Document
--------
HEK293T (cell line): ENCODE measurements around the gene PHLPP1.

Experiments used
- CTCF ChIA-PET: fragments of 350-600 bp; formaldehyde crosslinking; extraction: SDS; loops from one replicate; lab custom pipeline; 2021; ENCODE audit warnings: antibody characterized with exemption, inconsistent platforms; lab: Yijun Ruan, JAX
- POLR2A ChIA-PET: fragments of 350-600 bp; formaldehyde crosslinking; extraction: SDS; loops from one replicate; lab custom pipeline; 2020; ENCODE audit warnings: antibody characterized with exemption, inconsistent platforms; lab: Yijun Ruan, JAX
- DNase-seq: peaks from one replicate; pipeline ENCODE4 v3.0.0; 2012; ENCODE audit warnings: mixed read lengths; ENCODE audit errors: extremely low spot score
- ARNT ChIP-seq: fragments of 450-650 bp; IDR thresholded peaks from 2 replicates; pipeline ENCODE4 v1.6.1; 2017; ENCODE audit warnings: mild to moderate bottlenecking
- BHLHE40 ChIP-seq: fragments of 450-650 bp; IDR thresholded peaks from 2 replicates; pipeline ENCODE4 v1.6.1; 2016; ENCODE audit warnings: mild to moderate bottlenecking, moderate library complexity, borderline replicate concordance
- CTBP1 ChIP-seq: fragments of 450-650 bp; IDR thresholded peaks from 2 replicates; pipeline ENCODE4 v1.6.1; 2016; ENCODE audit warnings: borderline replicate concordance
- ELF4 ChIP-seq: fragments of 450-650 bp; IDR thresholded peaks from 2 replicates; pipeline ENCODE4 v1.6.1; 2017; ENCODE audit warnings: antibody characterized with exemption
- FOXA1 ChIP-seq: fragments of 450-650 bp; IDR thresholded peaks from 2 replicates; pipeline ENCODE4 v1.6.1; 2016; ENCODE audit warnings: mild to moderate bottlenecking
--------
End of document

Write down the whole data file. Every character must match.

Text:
HEK293T (cell line): ENCODE measurements around the gene PHLPP1.

Experiments used
- CTCF ChIA-PET: fragments of 350-600 bp; formaldehyde crosslinking; extraction: SDS; loops from one replicate; lab custom pipeline; 2021; ENCODE audit warnings: antibody characterized with exemption, inconsistent platforms; lab: Yijun Ruan, JAX
- POLR2A ChIA-PET: fragments of 350-600 bp; formaldehyde crosslinking; extraction: SDS; loops from one replicate; lab custom pipeline; 2020; ENCODE audit warnings: antibody characterized with exemption, inconsistent platforms; lab: Yijun Ruan, JAX
- DNase-seq: peaks from one replicate; pipeline ENCODE4 v3.0.0; 2012; ENCODE audit warnings: mixed read lengths; ENCODE audit errors: extremely low spot score
- ARNT ChIP-seq: fragments of 450-650 bp; IDR thresholded peaks from 2 replicates; pipeline ENCODE4 v1.6.1; 2017; ENCODE audit warnings: mild to moderate bottlenecking
- BHLHE40 ChIP-seq: fragments of 450-650 bp; IDR thresholded peaks from 2 replicates; pipeline ENCODE4 v1.6.1; 2016; ENCODE audit warnings: mild to moderate bottlenecking, moderate library complexity, borderline replicate concordance
- CTBP1 ChIP-seq: fragments of 450-650 bp; IDR thresholded peaks from 2 replicates; pipeline ENCODE4 v1.6.1; 2016; ENCODE audit warnings: borderline replicate concordance
- ELF4 ChIP-seq: fragments of 450-650 bp; IDR thresholded peaks from 2 replicates; pipeline ENCODE4 v1.6.1; 2017; ENCODE audit warnings: antibody characterized with exemption
- FOXA1 ChIP-seq: fragments of 450-650 bp; IDR thresholded peaks from 2 replicates; pipeline ENCODE4 v1.6.1; 2016; ENCODE audit warnings: mild to moderate bottlenecking